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December 2, 2014

Jonathan Tobin: Defending the Right to a Jewish State

Heather Hale: Compliment your kids without giving them big heads

Megan Shauri: 10 ways you are ruining your own happiness

Carolyn Bigda: 8 Best Dividend Stocks for 2015

Kiplinger's Personal Finance editors: 7 Things You Didn't Know About Paying Off Student Loans

Samantha Olson: The Crucial Mistake 55% Of Parents Are Making At Their Baby's Bedtime

Densie Well, Ph.D., R.D. Open your eyes to yellow vegetables

The Kosher Gourmet by Megan Gordon With its colorful cache of purples and oranges and reds, COLLARD GREEN SLAW is a marvelous mood booster --- not to mention just downright delish
April 18, 2014

Rabbi Yonason Goldson: Clarifying one of the greatest philosophical conundrums in theology

Caroline B. Glick: The disappearance of US will

Megan Wallgren: 10 things I've learned from my teenagers

Lizette Borreli: Green Tea Boosts Brain Power, May Help Treat Dementia

John Ericson: Trying hard to be 'positive' but never succeeding? Blame Your Brain

The Kosher Gourmet by Julie Rothman Almondy, flourless torta del re (Italian king's cake), has royal roots, is simple to make, . . . but devour it because it's simply delicious

April 14, 2014

Rabbi Dr Naftali Brawer: Passover frees us from the tyranny of time

Greg Crosby: Passing Over Religion

Eric Schulzke: First degree: How America really recovered from a murder epidemic

Georgia Lee: When love is not enough: Teaching your kids about the realities of adult relationships

Cameron Huddleston: Freebies for Your Lawn and Garden

Gordon Pape: How you can tell if your financial adviser is setting you up for potential ruin

Dana Dovey: Up to 500,000 people die each year from hepatitis C-related liver disease. New Treatment Has Over 90% Success Rate

Justin Caba: Eating Watermelon Can Help Control High Blood Pressure

The Kosher Gourmet by Joshua E. London and Lou Marmon Don't dare pass over these Pesach picks for Manischewitz!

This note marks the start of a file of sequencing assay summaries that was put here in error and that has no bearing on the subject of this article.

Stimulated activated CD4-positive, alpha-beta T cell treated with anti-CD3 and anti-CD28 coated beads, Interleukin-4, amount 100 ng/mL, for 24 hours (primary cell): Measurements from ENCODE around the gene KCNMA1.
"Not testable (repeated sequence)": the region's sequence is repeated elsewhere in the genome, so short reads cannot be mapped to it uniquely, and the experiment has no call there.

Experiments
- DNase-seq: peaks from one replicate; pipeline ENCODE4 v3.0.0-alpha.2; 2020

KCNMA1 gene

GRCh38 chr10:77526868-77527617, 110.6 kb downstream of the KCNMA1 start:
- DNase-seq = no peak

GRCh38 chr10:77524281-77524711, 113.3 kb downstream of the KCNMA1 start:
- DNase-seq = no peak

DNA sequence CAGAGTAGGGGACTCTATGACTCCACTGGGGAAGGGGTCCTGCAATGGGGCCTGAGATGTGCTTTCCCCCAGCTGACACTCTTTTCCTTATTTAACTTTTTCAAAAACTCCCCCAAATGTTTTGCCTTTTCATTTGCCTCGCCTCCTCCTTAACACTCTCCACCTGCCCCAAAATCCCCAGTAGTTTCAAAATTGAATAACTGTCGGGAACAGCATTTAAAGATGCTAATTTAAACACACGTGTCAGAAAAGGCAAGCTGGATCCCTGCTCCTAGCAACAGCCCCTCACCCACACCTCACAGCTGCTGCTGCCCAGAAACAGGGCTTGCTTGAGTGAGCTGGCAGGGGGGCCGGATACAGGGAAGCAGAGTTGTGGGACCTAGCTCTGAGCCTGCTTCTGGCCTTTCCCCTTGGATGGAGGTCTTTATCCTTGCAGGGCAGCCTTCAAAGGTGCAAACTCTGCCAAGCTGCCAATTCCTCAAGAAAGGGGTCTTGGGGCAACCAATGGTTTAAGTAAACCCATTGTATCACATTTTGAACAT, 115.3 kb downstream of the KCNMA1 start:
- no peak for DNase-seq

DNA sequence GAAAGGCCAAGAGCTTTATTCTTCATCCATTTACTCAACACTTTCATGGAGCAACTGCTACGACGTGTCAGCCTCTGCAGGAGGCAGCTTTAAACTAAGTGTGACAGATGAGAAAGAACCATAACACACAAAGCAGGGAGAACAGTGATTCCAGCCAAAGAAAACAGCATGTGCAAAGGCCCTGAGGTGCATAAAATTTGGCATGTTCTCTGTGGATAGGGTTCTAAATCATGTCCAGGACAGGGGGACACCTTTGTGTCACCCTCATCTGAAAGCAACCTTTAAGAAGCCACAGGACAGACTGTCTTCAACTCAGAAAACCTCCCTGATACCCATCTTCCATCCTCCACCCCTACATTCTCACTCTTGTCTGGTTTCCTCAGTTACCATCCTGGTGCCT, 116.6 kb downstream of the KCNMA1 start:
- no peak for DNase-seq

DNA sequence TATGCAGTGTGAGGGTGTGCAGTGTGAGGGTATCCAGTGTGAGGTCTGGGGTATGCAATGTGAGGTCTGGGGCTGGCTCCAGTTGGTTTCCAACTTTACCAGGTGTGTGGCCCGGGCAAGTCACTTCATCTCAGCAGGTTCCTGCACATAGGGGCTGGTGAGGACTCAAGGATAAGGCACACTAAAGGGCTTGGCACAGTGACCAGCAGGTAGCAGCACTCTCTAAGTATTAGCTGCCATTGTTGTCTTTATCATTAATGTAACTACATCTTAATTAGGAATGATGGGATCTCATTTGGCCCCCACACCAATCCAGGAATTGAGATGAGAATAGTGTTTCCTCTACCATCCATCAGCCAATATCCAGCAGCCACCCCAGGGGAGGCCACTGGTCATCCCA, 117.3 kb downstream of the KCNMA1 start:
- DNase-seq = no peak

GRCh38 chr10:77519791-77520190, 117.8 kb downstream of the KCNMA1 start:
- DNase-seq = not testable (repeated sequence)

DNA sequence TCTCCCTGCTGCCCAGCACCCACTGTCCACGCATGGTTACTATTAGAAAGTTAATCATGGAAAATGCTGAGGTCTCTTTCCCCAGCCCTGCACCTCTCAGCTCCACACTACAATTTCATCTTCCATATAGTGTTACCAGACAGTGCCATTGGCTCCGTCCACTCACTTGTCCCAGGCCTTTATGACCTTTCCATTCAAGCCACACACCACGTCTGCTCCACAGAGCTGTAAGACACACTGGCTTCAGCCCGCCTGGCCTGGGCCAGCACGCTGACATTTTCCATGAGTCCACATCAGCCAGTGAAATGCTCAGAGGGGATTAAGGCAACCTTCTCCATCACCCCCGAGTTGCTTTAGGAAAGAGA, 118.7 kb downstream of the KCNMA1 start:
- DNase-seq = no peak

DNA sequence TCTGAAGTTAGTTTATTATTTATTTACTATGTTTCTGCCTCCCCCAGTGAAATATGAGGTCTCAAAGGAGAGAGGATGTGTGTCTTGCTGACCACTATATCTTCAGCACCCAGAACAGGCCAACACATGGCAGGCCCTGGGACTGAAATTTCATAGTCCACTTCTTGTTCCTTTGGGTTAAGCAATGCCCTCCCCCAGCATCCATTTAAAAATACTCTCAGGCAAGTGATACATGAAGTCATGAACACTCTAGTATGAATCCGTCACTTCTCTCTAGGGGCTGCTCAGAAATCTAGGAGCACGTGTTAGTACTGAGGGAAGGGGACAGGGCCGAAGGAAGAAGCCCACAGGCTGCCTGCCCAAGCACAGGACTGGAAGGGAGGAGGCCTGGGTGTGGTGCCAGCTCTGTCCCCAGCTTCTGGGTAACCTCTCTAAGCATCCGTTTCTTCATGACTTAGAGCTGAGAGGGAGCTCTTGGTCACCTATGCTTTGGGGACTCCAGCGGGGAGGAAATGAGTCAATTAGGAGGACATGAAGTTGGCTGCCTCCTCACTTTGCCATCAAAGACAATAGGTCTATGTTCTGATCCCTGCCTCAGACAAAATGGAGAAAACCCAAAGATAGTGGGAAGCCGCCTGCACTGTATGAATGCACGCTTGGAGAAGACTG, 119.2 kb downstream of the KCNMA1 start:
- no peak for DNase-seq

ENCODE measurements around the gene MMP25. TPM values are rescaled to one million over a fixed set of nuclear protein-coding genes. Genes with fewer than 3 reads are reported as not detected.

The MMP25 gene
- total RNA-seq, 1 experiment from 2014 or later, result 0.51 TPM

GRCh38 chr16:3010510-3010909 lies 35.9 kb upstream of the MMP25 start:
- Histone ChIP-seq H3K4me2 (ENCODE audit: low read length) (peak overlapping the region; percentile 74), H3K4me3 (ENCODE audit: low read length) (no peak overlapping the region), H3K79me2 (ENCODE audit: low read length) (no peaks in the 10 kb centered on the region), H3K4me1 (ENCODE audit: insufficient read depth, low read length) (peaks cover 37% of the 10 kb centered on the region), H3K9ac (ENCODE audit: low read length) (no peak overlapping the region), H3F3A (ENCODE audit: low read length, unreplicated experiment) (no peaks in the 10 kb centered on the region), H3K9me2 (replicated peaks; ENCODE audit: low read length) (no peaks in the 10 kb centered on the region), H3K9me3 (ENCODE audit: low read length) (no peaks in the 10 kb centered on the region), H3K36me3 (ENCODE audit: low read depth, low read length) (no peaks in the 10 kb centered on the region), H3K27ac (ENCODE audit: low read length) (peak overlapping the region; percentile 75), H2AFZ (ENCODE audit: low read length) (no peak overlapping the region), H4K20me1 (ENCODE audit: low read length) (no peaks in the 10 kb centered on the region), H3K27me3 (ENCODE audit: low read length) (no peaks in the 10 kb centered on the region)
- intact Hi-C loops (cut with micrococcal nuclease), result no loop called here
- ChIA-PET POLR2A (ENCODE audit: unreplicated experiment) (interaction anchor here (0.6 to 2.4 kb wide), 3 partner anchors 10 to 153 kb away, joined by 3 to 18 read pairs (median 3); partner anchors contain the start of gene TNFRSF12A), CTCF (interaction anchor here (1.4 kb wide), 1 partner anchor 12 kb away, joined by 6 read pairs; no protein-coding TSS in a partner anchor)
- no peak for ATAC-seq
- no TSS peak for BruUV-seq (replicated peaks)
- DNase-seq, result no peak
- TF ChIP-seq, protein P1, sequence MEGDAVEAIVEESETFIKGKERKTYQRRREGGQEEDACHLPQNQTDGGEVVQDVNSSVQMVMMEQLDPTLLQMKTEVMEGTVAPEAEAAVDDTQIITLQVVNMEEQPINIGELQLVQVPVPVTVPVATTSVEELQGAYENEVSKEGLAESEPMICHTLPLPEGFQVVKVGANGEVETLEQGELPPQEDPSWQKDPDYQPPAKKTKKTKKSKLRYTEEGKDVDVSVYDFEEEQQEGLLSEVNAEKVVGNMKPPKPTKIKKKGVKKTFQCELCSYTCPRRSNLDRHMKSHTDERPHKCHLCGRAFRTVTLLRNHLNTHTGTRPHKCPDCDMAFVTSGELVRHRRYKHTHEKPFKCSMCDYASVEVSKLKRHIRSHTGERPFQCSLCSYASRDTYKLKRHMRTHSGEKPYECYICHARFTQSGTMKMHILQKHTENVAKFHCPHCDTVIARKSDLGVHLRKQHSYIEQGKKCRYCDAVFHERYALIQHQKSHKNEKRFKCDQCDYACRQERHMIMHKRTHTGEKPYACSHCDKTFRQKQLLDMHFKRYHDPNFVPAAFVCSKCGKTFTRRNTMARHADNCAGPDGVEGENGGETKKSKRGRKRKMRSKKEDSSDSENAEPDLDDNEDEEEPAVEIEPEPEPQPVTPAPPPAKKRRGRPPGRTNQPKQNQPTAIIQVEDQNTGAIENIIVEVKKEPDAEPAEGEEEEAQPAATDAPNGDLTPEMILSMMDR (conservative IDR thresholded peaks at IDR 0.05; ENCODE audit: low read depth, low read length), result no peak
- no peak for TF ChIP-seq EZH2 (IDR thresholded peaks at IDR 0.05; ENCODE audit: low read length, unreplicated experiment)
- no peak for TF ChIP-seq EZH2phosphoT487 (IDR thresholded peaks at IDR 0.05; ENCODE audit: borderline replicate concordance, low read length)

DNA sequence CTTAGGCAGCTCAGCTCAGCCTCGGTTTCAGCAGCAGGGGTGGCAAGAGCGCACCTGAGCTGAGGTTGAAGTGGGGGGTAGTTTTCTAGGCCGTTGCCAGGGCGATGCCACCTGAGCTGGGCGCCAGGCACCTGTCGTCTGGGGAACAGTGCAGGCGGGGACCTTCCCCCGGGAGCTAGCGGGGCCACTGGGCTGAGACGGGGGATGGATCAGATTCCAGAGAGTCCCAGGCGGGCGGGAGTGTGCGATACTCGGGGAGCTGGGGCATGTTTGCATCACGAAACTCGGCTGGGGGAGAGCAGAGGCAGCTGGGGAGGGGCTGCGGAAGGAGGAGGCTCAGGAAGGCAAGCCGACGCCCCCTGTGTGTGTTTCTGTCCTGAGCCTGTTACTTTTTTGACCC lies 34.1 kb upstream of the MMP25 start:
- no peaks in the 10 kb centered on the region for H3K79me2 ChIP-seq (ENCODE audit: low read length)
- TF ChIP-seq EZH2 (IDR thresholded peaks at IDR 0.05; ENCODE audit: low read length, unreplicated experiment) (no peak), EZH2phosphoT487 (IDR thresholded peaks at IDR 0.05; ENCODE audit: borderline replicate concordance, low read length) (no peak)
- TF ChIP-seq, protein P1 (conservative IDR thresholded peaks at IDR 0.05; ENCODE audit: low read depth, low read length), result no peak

April 11, 2014

Rabbi Hillel Goldberg: Silence is much more than golden

Caroline B. Glick: Forgetting freedom at Passover

Susan Swann: How to value a child for who he is, not just what he does

Cameron Huddleston: 7 Financial Tasks You Should Tackle Right Now

Sandra Block and Lisa Gerstner: How to Profit From Your Passion

Susan Scutti: A Simple Blood Test Might Soon Diagnose Cancer

Chris Weller: Have A Slow Metabolism? Let Science Speed It Up For You

The Kosher Gourmet by Diane Rossen Worthington Whitefish Terrine: A French take on gefilte fish

April 9, 2014

Jonathan Tobin: Why Did Kerry Lie About Israeli Blame?

Samuel G. Freedman: A resolution 70 years later for a father's unsettling legacy of ashes from Dachau

Jessica Ivins: A resolution 70 years later for a father's unsettling legacy of ashes from Dachau

Kim Giles: Asking for help is not weakness

Kathy Kristof and Barbara Hoch Marcus: 7 Great Growth Israeli Stocks

Matthew Mientka: How Beans, Peas, And Chickpeas Cleanse Bad Cholesterol and Lowers Risk of Heart Disease

Sabrina Bachai: 5 At-Home Treatments For Headaches

The Kosher Gourmet by Daniel Neman Have yourself a matzo ball: The secrets bubby never told you and recipes she could have never imagined

April 8, 2014

Lori Nawyn: At Your Wit's End and Back: Finding Peace

Susan B. Garland and Rachel L. Sheedy: Strategies Married Couples Can Use to Boost Benefits

David Muhlbaum: Smart Tax Deductions Non-Itemizers Can Claim

Jill Weisenberger, M.S., R.D.N., C.D.E : Before You Lose Your Mental Edge

Dana Dovey: Coffee Drinkers Rejoice! Your Cup Of Joe Can Prevent Death From Liver Disease

Chris Weller: Electric 'Thinking Cap' Puts Your Brain Power Into High Gear

The Kosher Gourmet by Marlene Parrish A gift of hazelnuts keeps giving --- for a variety of nutty recipes: Entree, side, soup, dessert

April 4, 2014

Rabbi David Gutterman: The Word for Nothing Means Everything

Charles Krauthammer: Kerry's folly, Chapter 3

Amy Peterson: A life of love: How to build lasting relationships with your children

John Ericson: Older Women: Save Your Heart, Prevent Stroke Don't Drink Diet

John Ericson: Why 50 million Americans will still have spring allergies after taking meds

Cameron Huddleston: Best and Worst Buys of April 2014

Stacy Rapacon: Great Mutual Funds for Young Investors

Sarah Boesveld: Teacher keeps promise to mail thousands of former students letters written by their past selves

The Kosher Gourmet by Sharon Thompson Anyone can make a salad, you say. But can they make a great salad? (SECRETS, TESTED TECHNIQUES + 4 RECIPES, INCLUDING DRESSINGS)

April 2, 2014

Paul Greenberg: Death and joy in the spring

Dan Barry: Should South Carolina Jews be forced to maintain this chimney built by Germans serving the Nazis?

Mayra Bitsko: Save me! An alien took over my child's personality